Aberdeen: More Organizations Tackling Complex, External Data

Loraine Lawson
Slide Show

Data Integration Remains a Major IT Headache

Study shows that data integration is still costly and requires a lot of manual coding.

Twenty-five percent of integration costs go to integrating with data outside the organization's walls, according to "Future Integration Needs: Embracing Complex Data," a report by the Aberdeen Group and Informatica. Is anybody else surprised at how low that number is?

 

CBR Systems and Network Storage points out this means "Integration of external data continues to be a labor- and cost-intensive task," but if 25 percent is dedicated to external data, then doesn't that mean the rest is spent on integrating internal data?

 

Further, if you're spending most of your time just trying to integrate information within your own systems, rather than bringing in new data for consumption, well, I can't help but wonder if an issue involving the tactical-versus-strategic use of integration is underlying this statistic.

 


I downloaded the report-which is available for free from Informatica's site-and discovered there is a correlation between those who focus on integrating external data and strategic goals like performance gains. For example, those who integrate externally with key retailers can deliver perfect orders to customers 78 percent of the time; those without that integration can deliver perfect orders only 69 percent of the time. That's significant at a nearly 10-percentage-point difference.

 

Another interesting finding in the report: The rest of that budget is spent on software licenses, services and support, and internal support. The bulk of the funds go to internal support at a hefty $555,000 a year. Ouch.

 

You won't be surprised to learn that organizations are managing more data these days, but you might be shocked by how much more. The average data volume grew by 40 percent last year, according to Aberdeen. And more of it is coming from external sources, with organizations integrating an average of 14 external data sources such as third-party partners and online data services.

 

Also, that data is more complex. We're talking unstructured data from office documents, email, Web content and social media here.

 

These shifts probably explain the boost in XML adoption, with 74 percent integrating external XML data sources and 66 percent integrating XML from internal sources.

 

That translates into a shift in integration work as well. Seventy-four percent of organizations said they were integrating XML from external sources, compared to 66 percent integrating XML from internal sources-which, again, makes you wonder where that other 75 percent of integration spending is going. Maybe it'll be reflected in next year's integration budget spending?

 

But here's what's interesting: Once you can integrate all this complex data, you get better at a lot of things. The report found that those organizations that can manage complex data also:

 

  • Are twice as successful at integrating external, unstructured data into business processes
  • Use up to 50 percent larger data sets for business intelligence and analytics
  • Deliver "critical information in the required time window 2.5 times more often via automated data refresh"


So, in other words, once you can handle complex, unstructured data, well, you can handle larger data, which could lead to better BI and analytics, and you can do it faster. But that's not all-those companies are better at data quality, cutting the "the incidence of errors in their data almost in half compared to organisations relying on manual intervention." And they do all this while spending less-an average of 43 percent less-on integration software.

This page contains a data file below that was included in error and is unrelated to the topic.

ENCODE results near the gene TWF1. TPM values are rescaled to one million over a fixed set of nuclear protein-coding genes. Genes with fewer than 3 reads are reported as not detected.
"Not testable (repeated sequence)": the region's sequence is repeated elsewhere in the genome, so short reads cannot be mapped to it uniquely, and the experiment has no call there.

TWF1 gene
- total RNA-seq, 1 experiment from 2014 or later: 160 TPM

To prepare for this shift, Aberdeen suggests companies focus on integrating with data souces where there's quality assurance, automating the data integration and the transformation of complex data, and consolidating onto a single data integration platform.



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Sep 14, 2011 5:00 AM Yves de Montcheuil Yves de Montcheuil  says:

Loraine - thanks for this great summary. I think there is a good reason companies only spend 25% if their budget on integrating external sources: they is still a lot of work to do with internal sources!

Many vendors want us to believe that integrating Cloud and SaaS is the only way to go. And it is the way to go, BUT - Cloud and SaaS systems need to be integrated with the rest of the information system. This is what is called an hybrid environment, and this is our key focus in our Talend Cloud offering.

At the end of the day, the key is to integrate holistically all your systems - Cloud, SaaS or on premises. For this, you need a solution with the right set of connectors, with the right hybrid deployment options, and with the right price & flexibility, that does not leave systems behind because the license costs are too great...

Yves de Montcheuil

Talend

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Sep 23, 2011 9:33 AM Ben Rose Ben Rose  says: in response to Yves de Montcheuil

Yves makes a good point, and yes, many companies are still struggling with organizing internal data to serve different groups.  I also think it is important to remember that companies are not getting external data for it's own sake.  The point is to see how that external data relates to events within the system and what actionable insights can be gained.  This usually means additional effort spent on integrating internal data for yet another purpose.

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